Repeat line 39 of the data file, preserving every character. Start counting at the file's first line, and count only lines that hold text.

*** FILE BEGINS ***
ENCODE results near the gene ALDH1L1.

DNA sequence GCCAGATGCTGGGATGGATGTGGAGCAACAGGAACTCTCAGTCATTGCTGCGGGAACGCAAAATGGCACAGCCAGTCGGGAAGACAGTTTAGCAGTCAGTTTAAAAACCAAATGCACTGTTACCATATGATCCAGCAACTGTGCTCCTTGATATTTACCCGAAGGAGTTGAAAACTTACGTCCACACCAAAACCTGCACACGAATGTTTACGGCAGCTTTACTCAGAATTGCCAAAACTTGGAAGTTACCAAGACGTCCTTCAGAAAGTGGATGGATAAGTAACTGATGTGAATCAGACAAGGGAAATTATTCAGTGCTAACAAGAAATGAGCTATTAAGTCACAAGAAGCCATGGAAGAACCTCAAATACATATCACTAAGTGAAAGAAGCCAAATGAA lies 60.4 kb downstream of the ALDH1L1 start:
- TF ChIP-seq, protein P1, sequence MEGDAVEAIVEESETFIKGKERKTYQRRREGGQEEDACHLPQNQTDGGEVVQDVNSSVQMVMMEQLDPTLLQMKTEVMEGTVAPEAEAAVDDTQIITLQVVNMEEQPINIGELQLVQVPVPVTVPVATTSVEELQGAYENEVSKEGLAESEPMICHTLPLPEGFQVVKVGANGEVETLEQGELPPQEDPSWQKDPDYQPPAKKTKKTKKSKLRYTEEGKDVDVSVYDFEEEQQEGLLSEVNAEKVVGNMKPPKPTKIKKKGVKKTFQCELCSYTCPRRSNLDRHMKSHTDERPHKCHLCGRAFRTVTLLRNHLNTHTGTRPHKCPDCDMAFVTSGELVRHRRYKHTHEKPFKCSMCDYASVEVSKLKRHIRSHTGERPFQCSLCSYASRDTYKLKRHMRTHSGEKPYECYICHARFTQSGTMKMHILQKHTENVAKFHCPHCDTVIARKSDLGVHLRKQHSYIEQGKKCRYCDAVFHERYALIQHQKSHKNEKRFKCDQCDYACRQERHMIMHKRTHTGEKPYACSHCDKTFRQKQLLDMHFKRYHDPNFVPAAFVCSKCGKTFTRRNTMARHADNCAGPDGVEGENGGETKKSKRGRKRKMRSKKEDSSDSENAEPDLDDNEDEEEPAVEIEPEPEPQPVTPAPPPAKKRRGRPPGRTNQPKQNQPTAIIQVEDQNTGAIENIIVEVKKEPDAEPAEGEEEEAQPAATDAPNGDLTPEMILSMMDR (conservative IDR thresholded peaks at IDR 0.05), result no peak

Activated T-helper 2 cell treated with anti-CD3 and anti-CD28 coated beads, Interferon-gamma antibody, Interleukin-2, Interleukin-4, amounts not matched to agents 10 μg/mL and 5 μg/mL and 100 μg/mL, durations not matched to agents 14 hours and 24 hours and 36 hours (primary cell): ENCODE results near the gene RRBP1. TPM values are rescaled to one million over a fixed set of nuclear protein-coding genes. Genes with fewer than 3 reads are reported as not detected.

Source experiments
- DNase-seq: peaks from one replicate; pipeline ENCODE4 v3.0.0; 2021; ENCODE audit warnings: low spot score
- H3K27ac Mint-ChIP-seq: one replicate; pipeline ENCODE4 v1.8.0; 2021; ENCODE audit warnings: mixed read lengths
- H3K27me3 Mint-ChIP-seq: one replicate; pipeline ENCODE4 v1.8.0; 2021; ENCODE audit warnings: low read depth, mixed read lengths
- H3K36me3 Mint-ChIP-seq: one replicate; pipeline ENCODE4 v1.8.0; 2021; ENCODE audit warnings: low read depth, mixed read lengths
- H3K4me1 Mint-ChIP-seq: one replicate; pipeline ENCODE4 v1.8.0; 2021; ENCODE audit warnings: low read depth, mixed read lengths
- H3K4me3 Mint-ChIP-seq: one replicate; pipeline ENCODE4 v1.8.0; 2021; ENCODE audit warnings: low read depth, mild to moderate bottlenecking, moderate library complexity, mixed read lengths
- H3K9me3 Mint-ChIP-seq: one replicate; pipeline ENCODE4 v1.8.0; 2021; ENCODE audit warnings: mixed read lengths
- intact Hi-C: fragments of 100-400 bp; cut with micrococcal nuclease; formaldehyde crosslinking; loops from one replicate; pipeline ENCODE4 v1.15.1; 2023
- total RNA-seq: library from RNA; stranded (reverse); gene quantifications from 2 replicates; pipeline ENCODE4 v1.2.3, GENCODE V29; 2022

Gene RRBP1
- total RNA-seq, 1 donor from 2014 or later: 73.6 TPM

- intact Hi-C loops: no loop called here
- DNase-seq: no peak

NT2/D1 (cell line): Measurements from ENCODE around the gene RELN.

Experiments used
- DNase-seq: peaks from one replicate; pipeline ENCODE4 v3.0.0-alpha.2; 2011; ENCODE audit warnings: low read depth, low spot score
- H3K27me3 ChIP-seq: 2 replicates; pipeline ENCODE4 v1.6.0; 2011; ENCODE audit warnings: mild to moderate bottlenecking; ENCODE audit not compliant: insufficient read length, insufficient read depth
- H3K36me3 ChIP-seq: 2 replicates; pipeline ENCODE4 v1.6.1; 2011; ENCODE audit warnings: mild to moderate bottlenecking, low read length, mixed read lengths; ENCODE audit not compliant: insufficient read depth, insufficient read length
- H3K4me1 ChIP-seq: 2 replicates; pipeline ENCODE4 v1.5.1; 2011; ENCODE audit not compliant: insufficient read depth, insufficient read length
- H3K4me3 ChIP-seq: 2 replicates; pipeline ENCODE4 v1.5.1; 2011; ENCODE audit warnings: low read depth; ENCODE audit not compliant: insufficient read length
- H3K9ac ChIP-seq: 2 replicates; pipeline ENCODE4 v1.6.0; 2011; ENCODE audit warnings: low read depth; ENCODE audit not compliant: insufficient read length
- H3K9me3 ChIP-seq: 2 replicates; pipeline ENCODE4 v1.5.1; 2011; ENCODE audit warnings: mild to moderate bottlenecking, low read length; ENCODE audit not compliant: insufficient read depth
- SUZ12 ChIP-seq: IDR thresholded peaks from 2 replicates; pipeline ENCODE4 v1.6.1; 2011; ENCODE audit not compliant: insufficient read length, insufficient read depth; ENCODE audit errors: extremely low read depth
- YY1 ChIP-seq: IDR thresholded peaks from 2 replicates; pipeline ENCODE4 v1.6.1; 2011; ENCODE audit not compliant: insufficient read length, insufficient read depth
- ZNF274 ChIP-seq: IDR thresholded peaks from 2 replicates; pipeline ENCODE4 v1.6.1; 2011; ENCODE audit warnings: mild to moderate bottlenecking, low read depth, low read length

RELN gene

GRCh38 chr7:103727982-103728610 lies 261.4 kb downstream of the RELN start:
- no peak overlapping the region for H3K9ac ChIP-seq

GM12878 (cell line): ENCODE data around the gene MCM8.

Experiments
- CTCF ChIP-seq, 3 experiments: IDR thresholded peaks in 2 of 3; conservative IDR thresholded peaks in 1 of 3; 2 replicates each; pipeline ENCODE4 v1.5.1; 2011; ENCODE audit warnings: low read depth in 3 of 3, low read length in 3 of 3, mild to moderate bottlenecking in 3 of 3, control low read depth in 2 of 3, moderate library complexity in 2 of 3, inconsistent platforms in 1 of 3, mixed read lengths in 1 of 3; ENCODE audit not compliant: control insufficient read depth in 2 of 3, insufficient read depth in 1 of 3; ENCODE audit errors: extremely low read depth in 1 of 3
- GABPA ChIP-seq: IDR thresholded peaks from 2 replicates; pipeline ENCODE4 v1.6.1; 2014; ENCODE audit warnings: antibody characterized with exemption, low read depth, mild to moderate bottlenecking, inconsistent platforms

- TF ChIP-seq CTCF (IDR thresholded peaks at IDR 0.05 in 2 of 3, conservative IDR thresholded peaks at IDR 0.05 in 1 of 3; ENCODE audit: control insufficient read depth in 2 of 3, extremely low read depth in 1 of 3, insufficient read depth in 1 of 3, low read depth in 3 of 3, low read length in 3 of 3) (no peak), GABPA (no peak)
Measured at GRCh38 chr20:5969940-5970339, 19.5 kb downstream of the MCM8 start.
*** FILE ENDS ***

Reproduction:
Measured at GRCh38 chr20:5969940-5970339, 19.5 kb downstream of the MCM8 start.